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Snapshot of EU’s hoped-for seamless border crossings: progress but more work on privacy

A report published last month by an EU agency for large-scale IT systems extols the progress that digitalization has made toward seamless travel. But bottlenecks remain – including biometrics enrolment — and key opportunities to streamline border checks remain in development.

The report comes from the European Union Agency for the Operational Management of Large-Scale IT Systems in the Area of Freedom, Security and Justice, or eu-LISA. The document describes recent and historical efforts to make legal travel into and out of the EU a series of logical and efficient processes for travelers and officials.

The eu-LISA’s report is broad if a bit shallow on some key areas like privacy – mentioned six times in the document – that underpin technology choices and legal frameworks.

Pretravel biometrics enrolment, essential to having any kind of automated, efficient entry/exit systems (delayed and now due to launch by the end of this year) “may be one of the bottlenecks that travellers will face,” according to the report. “Several research projects” are looking into self-service systems utilizing mobile devices both for those traveling and border staff.

A 2020-2022 pilot project examining visa digitization (completed by the eu-LISA and other agencies) touched on many aspects of the visa process including initial biometrics enrolment. Travelers were able to enroll initially at consulates or third-party vendors in a process deemed “maximum digitalization” that provided “major advantages for travellers.”

Assuming progress there, the report’s authors note with some enthusiasm development of digital identity and digital travel credentials. Information technology applied here could remove end-cap experiences for world travelers that replace the extreme tedium of long lines to accomplish a basic goal – proving one’s identity and need to be in a travel facility.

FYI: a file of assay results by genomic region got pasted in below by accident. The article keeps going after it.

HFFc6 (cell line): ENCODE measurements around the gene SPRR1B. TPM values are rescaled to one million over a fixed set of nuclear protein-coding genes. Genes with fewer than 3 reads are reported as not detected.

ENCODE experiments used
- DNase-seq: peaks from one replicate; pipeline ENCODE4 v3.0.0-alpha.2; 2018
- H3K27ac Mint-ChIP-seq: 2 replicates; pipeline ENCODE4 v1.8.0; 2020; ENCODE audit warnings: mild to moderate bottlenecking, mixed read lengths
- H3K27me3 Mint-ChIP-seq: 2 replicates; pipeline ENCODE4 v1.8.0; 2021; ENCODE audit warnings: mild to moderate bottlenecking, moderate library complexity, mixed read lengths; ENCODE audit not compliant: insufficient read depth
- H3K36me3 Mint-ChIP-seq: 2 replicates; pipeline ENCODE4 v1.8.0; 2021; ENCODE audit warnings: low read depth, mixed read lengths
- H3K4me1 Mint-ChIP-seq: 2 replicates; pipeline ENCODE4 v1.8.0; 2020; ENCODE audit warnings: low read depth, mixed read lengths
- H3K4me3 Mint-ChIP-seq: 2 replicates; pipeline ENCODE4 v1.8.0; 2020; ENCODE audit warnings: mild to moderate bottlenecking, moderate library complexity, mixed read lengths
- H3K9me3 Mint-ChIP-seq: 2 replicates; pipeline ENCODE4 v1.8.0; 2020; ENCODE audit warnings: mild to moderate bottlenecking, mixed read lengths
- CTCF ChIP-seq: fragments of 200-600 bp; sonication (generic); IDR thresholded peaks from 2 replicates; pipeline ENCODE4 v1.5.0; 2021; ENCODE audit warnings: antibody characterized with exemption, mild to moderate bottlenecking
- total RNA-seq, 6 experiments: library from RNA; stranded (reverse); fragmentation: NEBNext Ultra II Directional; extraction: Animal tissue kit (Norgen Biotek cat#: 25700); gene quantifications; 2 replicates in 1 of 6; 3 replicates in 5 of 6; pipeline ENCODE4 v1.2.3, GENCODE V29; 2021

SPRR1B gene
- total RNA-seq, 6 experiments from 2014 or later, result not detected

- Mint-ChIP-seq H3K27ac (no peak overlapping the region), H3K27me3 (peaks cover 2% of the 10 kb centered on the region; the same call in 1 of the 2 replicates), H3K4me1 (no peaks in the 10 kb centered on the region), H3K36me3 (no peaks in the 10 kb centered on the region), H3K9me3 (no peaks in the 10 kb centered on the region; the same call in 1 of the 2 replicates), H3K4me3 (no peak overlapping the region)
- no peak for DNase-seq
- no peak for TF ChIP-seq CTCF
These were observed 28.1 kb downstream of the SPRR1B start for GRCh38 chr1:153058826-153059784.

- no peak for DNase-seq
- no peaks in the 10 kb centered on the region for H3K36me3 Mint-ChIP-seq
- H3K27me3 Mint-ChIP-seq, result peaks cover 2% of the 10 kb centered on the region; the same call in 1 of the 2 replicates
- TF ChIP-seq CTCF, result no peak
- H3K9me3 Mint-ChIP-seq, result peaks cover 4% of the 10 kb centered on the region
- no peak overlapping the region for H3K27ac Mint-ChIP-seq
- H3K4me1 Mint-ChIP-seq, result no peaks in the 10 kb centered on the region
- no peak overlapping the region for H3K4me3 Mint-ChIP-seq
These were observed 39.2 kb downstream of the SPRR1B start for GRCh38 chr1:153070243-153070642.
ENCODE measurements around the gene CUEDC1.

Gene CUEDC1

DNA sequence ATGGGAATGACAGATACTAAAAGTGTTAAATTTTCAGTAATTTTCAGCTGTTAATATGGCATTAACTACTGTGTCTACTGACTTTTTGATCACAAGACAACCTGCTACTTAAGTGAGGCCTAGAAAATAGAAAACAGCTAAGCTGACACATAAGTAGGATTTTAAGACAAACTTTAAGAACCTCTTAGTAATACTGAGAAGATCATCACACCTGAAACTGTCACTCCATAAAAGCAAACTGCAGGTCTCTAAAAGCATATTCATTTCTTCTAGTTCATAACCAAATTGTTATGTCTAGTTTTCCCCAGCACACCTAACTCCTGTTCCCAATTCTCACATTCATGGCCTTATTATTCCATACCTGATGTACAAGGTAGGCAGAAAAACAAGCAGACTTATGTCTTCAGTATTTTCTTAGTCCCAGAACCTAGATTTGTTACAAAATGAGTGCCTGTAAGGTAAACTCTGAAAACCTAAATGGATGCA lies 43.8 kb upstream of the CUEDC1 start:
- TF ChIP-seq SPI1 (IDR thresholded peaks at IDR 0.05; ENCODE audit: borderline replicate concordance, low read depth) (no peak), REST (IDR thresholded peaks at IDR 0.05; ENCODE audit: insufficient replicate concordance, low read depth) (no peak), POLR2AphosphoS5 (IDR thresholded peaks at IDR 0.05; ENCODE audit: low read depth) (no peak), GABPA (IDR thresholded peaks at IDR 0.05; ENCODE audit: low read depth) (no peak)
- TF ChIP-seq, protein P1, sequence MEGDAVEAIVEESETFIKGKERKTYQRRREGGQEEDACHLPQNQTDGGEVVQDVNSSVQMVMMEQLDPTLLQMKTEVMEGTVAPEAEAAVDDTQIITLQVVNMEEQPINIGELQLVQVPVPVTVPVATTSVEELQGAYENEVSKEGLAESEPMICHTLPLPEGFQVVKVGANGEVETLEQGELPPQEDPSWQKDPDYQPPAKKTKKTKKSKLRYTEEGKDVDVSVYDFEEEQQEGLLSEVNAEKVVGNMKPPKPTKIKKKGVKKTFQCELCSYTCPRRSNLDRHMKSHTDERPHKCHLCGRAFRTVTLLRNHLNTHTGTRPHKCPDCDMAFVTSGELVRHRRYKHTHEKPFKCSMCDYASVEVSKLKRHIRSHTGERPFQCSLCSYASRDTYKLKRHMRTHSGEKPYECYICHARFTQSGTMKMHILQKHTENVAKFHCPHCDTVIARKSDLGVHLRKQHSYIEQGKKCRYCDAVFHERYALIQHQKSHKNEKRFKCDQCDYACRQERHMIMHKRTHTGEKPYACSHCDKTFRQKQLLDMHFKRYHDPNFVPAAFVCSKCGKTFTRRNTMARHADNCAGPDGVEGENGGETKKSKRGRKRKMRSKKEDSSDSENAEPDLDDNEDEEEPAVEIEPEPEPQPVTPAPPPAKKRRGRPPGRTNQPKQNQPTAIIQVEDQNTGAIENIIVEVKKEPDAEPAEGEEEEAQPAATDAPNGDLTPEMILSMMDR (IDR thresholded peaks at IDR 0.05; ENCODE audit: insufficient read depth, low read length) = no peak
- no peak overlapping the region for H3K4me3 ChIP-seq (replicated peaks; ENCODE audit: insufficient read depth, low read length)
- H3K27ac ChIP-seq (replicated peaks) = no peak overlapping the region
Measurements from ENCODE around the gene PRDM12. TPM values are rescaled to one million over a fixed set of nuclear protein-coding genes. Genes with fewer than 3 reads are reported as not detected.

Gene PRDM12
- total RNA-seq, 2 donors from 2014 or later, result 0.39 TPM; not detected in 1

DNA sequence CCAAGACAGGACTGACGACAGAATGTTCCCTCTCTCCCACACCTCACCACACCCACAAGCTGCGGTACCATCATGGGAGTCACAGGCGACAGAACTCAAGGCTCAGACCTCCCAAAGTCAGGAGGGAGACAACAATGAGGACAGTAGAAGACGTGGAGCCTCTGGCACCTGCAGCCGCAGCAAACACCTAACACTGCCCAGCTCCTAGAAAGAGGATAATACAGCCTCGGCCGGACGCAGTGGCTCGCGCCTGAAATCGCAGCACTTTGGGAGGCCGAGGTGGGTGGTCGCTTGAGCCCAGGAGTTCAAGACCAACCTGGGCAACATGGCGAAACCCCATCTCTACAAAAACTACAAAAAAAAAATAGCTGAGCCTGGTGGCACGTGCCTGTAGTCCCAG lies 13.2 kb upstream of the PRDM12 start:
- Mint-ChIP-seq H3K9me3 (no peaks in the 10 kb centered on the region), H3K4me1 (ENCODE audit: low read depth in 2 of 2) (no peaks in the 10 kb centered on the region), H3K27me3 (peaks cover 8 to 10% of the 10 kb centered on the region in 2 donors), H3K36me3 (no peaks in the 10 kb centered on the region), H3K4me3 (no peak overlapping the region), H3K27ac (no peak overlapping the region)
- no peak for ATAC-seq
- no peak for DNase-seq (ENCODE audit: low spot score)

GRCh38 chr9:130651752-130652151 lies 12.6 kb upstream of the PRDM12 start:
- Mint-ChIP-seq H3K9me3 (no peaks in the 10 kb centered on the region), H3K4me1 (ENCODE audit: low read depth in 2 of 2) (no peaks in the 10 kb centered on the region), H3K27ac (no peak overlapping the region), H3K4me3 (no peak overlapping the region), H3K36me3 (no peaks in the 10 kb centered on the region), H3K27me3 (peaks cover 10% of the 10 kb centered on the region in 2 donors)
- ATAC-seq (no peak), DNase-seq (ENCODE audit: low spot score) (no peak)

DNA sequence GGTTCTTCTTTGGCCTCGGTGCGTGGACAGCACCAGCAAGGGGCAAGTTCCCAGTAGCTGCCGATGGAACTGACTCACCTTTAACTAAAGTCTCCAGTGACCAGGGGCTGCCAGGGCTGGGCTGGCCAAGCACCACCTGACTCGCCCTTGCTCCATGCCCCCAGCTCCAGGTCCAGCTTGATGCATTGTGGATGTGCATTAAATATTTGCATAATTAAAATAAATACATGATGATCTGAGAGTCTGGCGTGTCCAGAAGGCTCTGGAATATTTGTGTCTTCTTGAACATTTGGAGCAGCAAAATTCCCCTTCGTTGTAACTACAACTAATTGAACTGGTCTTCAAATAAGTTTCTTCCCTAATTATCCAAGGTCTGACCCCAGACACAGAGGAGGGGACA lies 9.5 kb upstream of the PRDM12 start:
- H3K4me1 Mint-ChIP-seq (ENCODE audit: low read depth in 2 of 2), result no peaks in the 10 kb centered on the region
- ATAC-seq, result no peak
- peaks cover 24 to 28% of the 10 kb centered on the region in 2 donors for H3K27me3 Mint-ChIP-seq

Work on all of these concepts has been led by the airline industry, the report acknowledges, but more work is needed to spread successes there to all other travel avenues, including traversing borders in cars and on foot.

One potential problem with inefficient border checks, according to the report, could be the relaxation of essential processes just to keep travel moving in and out of the EU. Commerce concerns could end up compromising security. A report published last month by an EU agency for large-scale IT systems extols the progress that digitalization has made toward seamless travel. But bottlenecks remain – including biometrics enrolment — and key opportunities to streamline border checks remain in development.

The report comes from the European Union Agency for the Operational Management of Large-Scale IT Systems in the Area of Freedom, Security and Justice, or eu-LISA. The document describes recent and historical efforts to make legal travel into and out of the EU a series of logical and efficient processes for travelers and officials.

The eu-LISA’s report is broad if a bit shallow on some key areas like privacy – mentioned six times in the document – that underpin technology choices and legal frameworks.

Pretravel biometrics enrolment, essential to having any kind of automated, efficient entry/exit systems (delayed and now due to launch by the end of this year) “may be one of the bottlenecks that travellers will face,” according to the report. “Several research projects” are looking into self-service systems utilizing mobile devices both for those traveling and border staff.

A 2020-2022 pilot project examining visa digitization (completed by the eu-LISA and other agencies) touched on many aspects of the visa process including initial biometrics enrolment. Travelers were able to enroll initially at consulates or third-party vendors in a process deemed “maximum digitalization” that provided “major advantages for travellers.”

Assuming progress there, the report’s authors note with some enthusiasm development of digital identity and digital travel credentials. Information technology applied here could remove end-cap experiences for world travelers that replace the extreme tedium of long lines to accomplish a basic goal – proving one’s identity and need to be in a travel facility.

Work on all of these concepts has been led by the airline industry, the report acknowledges, but more work is needed to spread successes there to all other travel avenues, including traversing borders in cars and on foot.

One potential problem with inefficient border checks, according to the report, could be the relaxation of essential processes just to keep travel moving in and out of the EU. Commerce concerns could end up compromising security.  Read More   

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